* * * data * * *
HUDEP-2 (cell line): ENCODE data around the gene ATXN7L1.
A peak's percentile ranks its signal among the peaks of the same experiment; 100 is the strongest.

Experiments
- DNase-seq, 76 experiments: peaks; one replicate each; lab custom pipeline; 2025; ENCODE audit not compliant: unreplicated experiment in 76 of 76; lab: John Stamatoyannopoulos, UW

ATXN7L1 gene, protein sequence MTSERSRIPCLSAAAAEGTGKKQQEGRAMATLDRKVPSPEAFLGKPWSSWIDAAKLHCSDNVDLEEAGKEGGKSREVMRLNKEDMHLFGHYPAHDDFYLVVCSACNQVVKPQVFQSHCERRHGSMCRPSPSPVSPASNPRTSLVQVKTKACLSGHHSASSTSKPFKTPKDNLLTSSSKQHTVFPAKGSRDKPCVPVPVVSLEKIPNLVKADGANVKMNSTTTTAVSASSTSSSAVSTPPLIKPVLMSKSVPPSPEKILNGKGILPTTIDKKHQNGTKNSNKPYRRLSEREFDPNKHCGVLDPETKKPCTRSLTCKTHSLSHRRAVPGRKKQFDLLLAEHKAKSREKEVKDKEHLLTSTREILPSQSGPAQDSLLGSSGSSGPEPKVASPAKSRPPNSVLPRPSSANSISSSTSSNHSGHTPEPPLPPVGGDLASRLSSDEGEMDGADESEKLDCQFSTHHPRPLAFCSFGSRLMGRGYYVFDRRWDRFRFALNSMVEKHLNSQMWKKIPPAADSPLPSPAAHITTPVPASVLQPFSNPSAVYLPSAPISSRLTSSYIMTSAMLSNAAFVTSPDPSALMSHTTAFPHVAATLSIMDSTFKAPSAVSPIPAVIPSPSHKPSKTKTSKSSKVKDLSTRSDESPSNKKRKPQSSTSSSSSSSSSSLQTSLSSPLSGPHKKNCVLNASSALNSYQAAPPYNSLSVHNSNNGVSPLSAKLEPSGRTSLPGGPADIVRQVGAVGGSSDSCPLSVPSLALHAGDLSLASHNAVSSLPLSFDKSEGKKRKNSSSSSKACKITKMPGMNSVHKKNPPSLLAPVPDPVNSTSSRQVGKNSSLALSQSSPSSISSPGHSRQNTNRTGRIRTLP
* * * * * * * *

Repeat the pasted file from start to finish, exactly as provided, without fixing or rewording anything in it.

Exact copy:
HUDEP-2 (cell line): ENCODE data around the gene ATXN7L1.
A peak's percentile ranks its signal among the peaks of the same experiment; 100 is the strongest.

Experiments
- DNase-seq, 76 experiments: peaks; one replicate each; lab custom pipeline; 2025; ENCODE audit not compliant: unreplicated experiment in 76 of 76; lab: John Stamatoyannopoulos, UW

ATXN7L1 gene, protein sequence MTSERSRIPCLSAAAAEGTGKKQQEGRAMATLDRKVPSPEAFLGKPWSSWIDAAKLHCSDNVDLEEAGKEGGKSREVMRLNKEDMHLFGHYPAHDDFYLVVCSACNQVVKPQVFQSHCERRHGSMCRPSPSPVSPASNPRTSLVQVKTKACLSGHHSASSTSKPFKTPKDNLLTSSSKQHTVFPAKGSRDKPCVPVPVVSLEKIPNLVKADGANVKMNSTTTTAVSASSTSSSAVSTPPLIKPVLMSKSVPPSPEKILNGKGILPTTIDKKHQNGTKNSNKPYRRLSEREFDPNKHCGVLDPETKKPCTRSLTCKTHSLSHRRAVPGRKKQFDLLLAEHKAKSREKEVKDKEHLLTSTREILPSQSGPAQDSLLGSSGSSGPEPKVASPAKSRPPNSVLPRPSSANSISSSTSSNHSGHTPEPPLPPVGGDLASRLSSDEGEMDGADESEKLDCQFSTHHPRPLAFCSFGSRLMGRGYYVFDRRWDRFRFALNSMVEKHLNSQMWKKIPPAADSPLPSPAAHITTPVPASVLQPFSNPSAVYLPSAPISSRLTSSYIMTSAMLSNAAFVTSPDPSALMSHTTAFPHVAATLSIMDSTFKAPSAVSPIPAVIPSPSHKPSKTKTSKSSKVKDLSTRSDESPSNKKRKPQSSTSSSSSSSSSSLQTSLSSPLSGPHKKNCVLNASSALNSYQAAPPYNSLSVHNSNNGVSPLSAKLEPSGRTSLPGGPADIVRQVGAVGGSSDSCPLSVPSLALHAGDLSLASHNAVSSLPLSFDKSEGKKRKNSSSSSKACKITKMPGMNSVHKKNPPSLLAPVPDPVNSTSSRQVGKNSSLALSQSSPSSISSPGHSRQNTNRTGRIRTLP